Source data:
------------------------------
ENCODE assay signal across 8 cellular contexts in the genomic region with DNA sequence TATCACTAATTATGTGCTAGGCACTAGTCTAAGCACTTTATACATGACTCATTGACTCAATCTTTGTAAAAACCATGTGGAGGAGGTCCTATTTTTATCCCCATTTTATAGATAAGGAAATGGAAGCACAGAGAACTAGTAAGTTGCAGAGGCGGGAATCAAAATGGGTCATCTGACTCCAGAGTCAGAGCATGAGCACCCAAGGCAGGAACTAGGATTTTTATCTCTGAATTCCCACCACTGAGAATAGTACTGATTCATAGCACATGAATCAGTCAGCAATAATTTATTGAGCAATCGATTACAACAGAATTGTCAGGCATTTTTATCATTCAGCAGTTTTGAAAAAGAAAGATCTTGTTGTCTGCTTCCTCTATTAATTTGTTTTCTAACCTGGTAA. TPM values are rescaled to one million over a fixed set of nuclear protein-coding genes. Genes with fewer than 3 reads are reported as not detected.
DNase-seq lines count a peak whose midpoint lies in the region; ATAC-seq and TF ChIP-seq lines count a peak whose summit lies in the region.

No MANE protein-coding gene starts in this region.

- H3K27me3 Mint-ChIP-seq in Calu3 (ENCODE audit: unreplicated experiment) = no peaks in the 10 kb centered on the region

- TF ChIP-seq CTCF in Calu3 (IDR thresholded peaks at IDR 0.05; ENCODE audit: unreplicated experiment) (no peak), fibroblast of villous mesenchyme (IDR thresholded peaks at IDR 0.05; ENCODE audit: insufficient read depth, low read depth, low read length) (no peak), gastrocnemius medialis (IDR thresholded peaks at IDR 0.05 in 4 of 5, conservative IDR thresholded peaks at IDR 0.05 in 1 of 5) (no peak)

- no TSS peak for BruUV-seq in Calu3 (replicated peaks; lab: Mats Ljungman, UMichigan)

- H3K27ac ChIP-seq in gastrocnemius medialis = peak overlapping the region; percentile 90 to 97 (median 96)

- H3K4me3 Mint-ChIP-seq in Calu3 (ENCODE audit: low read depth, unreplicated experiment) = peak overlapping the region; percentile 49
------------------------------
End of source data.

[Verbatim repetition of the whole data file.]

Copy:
ENCODE assay signal across 8 cellular contexts in the genomic region with DNA sequence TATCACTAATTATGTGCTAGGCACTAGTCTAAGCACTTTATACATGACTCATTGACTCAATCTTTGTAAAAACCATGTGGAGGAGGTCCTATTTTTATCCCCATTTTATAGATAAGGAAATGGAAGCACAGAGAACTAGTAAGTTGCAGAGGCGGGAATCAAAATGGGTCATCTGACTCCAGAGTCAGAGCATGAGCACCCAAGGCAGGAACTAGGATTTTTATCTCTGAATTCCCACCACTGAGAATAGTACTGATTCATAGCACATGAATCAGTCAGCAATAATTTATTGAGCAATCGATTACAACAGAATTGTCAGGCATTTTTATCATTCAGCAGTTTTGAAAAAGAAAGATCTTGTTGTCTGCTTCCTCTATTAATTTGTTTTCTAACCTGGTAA. TPM values are rescaled to one million over a fixed set of nuclear protein-coding genes. Genes with fewer than 3 reads are reported as not detected.
DNase-seq lines count a peak whose midpoint lies in the region; ATAC-seq and TF ChIP-seq lines count a peak whose summit lies in the region.

No MANE protein-coding gene starts in this region.

- H3K27me3 Mint-ChIP-seq in Calu3 (ENCODE audit: unreplicated experiment) = no peaks in the 10 kb centered on the region

- TF ChIP-seq CTCF in Calu3 (IDR thresholded peaks at IDR 0.05; ENCODE audit: unreplicated experiment) (no peak), fibroblast of villous mesenchyme (IDR thresholded peaks at IDR 0.05; ENCODE audit: insufficient read depth, low read depth, low read length) (no peak), gastrocnemius medialis (IDR thresholded peaks at IDR 0.05 in 4 of 5, conservative IDR thresholded peaks at IDR 0.05 in 1 of 5) (no peak)

- no TSS peak for BruUV-seq in Calu3 (replicated peaks; lab: Mats Ljungman, UMichigan)

- H3K27ac ChIP-seq in gastrocnemius medialis = peak overlapping the region; percentile 90 to 97 (median 96)

- H3K4me3 Mint-ChIP-seq in Calu3 (ENCODE audit: low read depth, unreplicated experiment) = peak overlapping the region; percentile 49